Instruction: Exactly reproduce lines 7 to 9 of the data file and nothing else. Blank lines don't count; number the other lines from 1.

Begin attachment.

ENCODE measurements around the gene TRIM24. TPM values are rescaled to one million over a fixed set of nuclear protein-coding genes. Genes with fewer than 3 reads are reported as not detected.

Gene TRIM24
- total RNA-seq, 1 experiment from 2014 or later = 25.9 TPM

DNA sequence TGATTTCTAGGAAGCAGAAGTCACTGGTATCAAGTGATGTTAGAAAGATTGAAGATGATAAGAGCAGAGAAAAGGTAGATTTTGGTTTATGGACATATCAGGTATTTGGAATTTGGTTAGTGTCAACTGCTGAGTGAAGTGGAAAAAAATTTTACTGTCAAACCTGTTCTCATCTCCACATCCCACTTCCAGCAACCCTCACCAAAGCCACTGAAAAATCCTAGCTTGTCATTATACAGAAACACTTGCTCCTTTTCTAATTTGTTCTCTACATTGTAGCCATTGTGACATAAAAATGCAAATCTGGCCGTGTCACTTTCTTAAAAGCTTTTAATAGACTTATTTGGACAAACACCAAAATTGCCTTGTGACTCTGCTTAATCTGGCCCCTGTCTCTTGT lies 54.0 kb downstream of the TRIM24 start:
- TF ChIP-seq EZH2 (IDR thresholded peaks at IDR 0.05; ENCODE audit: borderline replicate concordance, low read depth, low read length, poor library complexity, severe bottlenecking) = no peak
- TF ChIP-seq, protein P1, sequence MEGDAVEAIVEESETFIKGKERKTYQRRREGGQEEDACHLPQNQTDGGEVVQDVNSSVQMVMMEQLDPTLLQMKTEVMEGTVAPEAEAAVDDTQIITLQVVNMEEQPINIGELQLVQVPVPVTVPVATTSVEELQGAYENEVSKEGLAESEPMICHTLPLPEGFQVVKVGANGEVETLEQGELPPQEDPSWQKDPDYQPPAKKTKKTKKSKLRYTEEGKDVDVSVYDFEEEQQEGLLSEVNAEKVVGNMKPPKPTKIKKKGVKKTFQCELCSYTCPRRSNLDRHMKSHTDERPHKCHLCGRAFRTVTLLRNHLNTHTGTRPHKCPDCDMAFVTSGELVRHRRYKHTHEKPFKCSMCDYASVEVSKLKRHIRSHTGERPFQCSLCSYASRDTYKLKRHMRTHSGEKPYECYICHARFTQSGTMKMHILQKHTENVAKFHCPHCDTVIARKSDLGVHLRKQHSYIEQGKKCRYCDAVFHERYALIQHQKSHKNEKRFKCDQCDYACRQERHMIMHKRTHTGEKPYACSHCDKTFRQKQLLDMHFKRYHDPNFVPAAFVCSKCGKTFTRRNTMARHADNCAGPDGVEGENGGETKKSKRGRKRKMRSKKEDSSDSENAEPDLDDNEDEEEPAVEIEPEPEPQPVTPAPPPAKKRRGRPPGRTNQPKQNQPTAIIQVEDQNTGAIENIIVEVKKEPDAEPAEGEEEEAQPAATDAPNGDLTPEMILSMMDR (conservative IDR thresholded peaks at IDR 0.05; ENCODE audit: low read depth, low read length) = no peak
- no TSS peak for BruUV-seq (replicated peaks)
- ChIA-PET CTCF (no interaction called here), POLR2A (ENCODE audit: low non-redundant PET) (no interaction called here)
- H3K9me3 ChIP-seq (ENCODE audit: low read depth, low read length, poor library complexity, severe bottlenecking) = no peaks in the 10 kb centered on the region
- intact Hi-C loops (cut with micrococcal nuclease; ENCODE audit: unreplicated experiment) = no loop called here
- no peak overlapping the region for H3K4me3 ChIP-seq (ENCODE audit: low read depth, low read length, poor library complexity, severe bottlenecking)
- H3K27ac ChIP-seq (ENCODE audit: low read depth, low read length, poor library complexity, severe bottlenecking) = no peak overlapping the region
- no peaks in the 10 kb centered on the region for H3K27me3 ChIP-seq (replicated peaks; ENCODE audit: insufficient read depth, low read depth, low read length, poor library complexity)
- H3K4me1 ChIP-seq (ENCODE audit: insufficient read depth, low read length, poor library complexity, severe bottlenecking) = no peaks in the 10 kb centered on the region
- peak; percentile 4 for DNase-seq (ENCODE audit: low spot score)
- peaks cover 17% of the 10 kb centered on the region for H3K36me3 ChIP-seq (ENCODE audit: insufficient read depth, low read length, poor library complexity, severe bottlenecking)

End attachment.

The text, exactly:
- no TSS peak for BruUV-seq (replicated peaks)
- ChIA-PET CTCF (no interaction called here), POLR2A (ENCODE audit: low non-redundant PET) (no interaction called here)
- H3K9me3 ChIP-seq (ENCODE audit: low read depth, low read length, poor library complexity, severe bottlenecking) = no peaks in the 10 kb centered on the region